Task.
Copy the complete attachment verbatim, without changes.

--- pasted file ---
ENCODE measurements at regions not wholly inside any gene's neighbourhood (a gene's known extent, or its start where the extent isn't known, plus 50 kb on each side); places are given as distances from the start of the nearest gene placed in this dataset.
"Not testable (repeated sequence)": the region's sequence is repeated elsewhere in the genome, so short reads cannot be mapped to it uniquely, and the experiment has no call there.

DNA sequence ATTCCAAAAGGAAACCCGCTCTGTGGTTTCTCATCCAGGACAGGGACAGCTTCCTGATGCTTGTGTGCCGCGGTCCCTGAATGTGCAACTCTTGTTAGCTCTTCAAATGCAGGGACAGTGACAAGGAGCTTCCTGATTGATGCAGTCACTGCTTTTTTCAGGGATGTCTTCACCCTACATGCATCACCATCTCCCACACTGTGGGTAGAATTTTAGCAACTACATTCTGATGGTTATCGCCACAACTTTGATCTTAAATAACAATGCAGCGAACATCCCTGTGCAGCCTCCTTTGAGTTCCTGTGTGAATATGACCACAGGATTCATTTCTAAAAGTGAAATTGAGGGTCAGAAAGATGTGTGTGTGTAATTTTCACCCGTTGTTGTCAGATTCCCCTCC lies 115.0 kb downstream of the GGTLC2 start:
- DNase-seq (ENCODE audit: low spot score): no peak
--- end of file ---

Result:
ENCODE measurements at regions not wholly inside any gene's neighbourhood (a gene's known extent, or its start where the extent isn't known, plus 50 kb on each side); places are given as distances from the start of the nearest gene placed in this dataset.
"Not testable (repeated sequence)": the region's sequence is repeated elsewhere in the genome, so short reads cannot be mapped to it uniquely, and the experiment has no call there.

DNA sequence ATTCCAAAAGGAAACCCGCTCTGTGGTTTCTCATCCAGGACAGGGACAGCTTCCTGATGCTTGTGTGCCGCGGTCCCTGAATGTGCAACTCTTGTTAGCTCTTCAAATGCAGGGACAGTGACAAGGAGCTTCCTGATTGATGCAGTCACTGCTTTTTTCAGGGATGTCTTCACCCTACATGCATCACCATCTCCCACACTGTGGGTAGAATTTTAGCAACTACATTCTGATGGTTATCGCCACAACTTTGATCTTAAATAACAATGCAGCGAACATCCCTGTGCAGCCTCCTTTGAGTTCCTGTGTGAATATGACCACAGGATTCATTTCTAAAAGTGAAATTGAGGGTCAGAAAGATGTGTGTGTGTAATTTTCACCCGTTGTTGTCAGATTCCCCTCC lies 115.0 kb downstream of the GGTLC2 start:
- DNase-seq (ENCODE audit: low spot score): no peak